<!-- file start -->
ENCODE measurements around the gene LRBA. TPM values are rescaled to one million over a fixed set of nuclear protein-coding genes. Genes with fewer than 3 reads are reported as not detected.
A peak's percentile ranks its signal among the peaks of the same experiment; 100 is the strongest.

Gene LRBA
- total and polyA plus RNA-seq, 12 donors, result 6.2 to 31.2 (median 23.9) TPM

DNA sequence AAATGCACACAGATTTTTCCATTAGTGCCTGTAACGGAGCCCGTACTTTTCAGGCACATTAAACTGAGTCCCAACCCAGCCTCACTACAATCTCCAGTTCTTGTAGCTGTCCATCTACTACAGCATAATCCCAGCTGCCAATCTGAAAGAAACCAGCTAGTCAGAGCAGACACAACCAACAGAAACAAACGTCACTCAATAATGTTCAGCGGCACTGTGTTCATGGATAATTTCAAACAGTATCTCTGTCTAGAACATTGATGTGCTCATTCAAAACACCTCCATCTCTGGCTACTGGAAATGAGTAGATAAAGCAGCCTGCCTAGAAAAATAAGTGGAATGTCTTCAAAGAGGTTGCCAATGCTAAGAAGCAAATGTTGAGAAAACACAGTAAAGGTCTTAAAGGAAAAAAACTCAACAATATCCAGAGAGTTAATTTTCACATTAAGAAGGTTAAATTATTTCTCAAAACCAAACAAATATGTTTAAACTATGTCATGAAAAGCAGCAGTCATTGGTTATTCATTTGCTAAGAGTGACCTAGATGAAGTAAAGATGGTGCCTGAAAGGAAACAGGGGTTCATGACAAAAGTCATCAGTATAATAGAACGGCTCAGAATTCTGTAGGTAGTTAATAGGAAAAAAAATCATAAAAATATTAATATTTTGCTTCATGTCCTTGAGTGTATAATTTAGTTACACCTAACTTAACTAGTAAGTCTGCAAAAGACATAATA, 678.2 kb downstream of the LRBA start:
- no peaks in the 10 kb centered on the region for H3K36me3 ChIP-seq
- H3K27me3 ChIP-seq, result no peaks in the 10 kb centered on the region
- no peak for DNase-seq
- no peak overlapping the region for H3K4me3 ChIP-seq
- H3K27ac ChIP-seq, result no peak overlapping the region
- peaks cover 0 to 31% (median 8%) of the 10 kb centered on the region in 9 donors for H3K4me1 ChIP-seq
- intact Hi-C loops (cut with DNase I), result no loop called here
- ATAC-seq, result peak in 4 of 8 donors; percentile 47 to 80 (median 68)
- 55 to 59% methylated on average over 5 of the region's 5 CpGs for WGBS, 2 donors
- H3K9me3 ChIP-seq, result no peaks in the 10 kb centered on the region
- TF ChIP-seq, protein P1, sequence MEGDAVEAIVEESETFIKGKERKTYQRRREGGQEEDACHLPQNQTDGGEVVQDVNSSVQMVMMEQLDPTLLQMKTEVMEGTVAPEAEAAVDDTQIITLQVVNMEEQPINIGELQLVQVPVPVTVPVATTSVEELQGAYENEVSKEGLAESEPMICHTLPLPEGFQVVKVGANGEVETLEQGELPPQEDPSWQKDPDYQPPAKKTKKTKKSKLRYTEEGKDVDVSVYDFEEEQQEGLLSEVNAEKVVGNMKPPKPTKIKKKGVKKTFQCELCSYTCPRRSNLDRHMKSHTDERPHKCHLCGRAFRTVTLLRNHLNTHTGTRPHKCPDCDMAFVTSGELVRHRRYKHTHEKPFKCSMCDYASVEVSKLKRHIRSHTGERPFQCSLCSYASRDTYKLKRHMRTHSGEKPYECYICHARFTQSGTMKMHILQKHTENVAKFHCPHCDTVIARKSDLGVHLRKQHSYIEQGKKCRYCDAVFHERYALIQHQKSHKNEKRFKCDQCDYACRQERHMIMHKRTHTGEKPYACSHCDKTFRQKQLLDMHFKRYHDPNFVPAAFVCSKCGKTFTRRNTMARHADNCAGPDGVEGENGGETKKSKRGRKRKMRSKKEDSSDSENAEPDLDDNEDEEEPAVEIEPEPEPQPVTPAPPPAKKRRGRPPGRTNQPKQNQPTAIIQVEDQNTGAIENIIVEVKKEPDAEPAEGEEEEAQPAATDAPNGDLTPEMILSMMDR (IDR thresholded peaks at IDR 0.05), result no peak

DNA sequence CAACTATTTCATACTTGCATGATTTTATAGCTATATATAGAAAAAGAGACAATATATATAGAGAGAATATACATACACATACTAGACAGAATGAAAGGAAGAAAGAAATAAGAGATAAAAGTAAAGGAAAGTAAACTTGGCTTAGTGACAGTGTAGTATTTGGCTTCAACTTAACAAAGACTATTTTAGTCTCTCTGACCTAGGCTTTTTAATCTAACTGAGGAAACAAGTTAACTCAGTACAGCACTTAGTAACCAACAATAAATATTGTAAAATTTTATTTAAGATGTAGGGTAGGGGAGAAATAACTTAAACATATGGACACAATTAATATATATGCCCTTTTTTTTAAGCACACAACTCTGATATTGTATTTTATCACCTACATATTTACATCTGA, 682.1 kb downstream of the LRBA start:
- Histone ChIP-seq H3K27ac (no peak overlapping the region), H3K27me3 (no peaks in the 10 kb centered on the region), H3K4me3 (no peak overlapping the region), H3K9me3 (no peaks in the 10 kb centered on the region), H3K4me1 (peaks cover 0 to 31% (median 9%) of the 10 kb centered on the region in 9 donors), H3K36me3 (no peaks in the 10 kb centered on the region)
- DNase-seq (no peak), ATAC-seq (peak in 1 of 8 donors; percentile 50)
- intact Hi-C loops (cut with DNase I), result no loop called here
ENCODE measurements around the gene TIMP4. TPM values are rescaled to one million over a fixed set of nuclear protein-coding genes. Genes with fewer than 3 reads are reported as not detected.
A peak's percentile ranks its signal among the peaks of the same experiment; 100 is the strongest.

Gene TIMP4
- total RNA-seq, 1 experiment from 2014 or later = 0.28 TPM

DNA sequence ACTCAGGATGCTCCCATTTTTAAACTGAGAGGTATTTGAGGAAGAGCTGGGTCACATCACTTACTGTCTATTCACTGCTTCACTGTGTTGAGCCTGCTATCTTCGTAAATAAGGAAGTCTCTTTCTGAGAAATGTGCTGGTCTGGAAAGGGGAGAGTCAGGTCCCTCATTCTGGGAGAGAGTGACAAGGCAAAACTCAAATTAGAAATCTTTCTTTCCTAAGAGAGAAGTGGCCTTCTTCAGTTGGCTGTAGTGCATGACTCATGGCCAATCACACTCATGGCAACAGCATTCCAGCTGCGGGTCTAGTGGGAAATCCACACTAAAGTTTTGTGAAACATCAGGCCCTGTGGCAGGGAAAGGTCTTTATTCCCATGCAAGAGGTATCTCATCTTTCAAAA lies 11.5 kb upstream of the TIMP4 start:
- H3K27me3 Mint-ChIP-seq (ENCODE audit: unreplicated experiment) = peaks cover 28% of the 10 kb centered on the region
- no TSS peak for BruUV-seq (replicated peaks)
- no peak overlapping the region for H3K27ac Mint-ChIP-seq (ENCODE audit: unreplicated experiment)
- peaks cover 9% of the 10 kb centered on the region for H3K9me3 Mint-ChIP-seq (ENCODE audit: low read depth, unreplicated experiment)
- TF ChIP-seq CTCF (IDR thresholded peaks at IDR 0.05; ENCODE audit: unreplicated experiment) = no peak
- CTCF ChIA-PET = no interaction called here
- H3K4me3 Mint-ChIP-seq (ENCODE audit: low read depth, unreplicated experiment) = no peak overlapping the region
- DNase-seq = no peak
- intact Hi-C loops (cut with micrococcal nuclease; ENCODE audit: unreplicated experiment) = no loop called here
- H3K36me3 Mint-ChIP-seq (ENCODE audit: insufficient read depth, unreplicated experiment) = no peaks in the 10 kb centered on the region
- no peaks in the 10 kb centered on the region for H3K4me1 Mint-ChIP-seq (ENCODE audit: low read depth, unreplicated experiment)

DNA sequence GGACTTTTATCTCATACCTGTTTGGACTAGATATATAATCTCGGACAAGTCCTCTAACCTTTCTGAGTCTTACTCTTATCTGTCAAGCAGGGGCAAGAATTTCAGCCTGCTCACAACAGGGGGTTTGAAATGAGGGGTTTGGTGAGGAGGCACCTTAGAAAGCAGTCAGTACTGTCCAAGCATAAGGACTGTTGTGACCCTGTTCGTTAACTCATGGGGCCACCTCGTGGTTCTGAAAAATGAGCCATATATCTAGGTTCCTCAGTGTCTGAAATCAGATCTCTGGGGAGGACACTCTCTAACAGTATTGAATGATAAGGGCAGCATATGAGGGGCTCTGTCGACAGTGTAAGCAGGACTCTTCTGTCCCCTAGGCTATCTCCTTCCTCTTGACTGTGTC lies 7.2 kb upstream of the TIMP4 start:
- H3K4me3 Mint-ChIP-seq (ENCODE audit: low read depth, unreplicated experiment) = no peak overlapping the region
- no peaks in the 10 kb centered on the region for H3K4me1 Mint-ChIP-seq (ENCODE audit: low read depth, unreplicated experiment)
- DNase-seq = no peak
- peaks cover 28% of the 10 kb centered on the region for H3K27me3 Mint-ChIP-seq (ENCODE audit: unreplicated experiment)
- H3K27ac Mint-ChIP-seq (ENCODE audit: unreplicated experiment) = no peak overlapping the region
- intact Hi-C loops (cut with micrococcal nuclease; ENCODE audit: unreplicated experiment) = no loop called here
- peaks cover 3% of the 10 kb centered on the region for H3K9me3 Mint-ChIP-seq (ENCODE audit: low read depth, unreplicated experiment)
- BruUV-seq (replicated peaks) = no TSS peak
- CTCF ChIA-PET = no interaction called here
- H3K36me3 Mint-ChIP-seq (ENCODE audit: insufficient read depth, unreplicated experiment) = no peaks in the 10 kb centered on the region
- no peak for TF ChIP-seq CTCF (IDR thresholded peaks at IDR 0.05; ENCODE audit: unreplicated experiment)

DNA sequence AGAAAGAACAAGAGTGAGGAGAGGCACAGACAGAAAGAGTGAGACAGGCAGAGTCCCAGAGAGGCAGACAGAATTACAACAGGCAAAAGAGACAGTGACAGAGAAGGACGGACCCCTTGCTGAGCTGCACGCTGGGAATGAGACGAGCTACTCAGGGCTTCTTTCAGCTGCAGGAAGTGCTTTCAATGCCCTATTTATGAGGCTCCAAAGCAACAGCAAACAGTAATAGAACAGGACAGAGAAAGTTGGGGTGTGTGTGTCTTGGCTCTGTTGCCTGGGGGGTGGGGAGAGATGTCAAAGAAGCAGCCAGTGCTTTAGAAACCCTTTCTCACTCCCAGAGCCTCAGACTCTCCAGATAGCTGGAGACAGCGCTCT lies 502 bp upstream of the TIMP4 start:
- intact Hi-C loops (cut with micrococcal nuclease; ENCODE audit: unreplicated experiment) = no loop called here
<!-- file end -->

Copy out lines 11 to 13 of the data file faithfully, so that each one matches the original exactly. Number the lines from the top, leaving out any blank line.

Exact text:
- peaks cover 0 to 31% (median 8%) of the 10 kb centered on the region in 9 donors for H3K4me1 ChIP-seq
- intact Hi-C loops (cut with DNase I), result no loop called here
- ATAC-seq, result peak in 4 of 8 donors; percentile 47 to 80 (median 68)